Rivkin’s top ASX value stocks
What is a ‘value stock’? Here at Rivkin, we have defined ‘value’ to mean a stock that has good prospects of future share price growth based on a range of fundamental factors.
The details of those factors are described in the next section however the quality and efficiency of the company’s earnings is a major part of the analysis. Several items from the income statement and balance sheet are evaluated to calculate Rivkin’s value score to find the highest ranked stocks on a value basis. This, therefore, is a fundamental based strategy to find companies with strong future earnings potential.
Our team of analysts run the model each month to determine which are currently the best value stocks in the ASX 200. We will reveal five of our value stocks for this month in this article, but first, let’s make sure the process behind our stock selection is understood. (Scroll to the bottom if you wish to skip the explanation and just want the stocks.)
“The quality and efficiency of the company’s earnings is a major part of the analysis.”
What are the fundamental criteria?
Stocks are selected from the universe of the ASX 200 index which provides a list of medium to large size companies.
There are three primary parts to the calculation of the final score:
- Earnings Quality
- Capital Efficiency
- Dividend Yield
Looking at each of these three in turn will give a better picture of the selection process.
Earnings quality is a measure of the stability and sustainability of earnings for the company. Sustainability is an important characteristic for a long-term investment as you want the company’s performance in one year to be repeatable in future years.
For example, starting a marathon as though it is a 100m sprint may initially give the appearance of great performance but it is certain that future performance will decline drastically. Steady, sustainable earnings are therefore the first characteristic that we look for in company accounts.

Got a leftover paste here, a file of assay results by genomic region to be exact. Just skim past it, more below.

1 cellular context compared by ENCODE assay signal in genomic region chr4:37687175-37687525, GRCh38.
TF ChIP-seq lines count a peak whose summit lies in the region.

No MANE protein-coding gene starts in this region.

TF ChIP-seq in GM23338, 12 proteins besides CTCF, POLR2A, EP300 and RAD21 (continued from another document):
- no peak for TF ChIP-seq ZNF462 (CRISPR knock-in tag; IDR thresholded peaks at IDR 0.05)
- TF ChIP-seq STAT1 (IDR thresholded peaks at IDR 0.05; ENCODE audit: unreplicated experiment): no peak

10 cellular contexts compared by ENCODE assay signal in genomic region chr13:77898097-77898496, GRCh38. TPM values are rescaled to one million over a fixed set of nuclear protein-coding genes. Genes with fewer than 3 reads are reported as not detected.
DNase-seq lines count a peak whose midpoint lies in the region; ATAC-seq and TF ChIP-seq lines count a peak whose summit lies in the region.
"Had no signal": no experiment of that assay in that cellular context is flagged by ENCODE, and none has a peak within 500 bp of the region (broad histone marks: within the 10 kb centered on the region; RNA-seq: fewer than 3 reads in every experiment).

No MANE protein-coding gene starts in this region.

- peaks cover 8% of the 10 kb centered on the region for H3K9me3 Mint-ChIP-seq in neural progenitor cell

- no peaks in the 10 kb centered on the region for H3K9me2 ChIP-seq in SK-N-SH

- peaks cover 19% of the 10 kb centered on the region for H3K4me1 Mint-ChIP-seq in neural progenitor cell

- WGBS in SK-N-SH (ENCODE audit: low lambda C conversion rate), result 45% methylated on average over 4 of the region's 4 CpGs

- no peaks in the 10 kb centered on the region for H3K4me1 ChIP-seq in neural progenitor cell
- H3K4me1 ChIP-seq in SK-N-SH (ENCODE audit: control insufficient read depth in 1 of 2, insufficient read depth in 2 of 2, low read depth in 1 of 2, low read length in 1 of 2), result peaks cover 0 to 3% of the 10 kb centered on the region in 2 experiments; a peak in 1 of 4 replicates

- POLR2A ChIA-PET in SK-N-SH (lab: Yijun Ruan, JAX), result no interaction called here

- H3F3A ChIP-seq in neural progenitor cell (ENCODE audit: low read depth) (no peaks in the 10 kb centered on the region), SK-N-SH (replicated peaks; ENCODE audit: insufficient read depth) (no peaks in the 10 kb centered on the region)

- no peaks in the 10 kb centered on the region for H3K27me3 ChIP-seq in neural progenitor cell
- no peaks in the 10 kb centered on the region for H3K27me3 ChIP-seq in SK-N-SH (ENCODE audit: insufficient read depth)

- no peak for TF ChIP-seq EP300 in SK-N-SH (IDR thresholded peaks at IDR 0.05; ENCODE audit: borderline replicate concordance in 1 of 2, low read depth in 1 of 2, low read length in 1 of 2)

Capital efficiency is a measure of how efficiently the company uses the resources at its disposal. In other words, what kind of return is the company earning relative to the amount of capital it has.
As an analogy, consider a farmer with one harvester who harvests 1,000 acres of wheat while a second farmer harvests 1,500 acres with two harvesters. The first farmer has a higher capital efficiency because he is generating more wheat per harvester.
For a company, this is measured by the return earned relative to capital employed (a combination of debt and equity).
Finally, dividend yield is simply the proportion of earnings paid out as dividends on a per share basis relative to the share price. High levels of dividends relative to earnings generally represent lower growth companies as the company pays its income to shareholders rather than reinvesting them back into the business.
On the other hand, lower relative dividends implies that the company is reinvesting earnings in an attempt to obtain capital growth.
Our value stock ranking system looks at dividend yield to identify the growth companies.
A combination of these three factors provides the score that determines which stocks make the top of the list for the month.
The ranking process is implemented on the ASX 200, which comprises the largest 200 ASX listed companies by market capitalisation. As of the end of December 2017, the sector breakdown is as follows.
Figure 01. ASX200 sector breakdown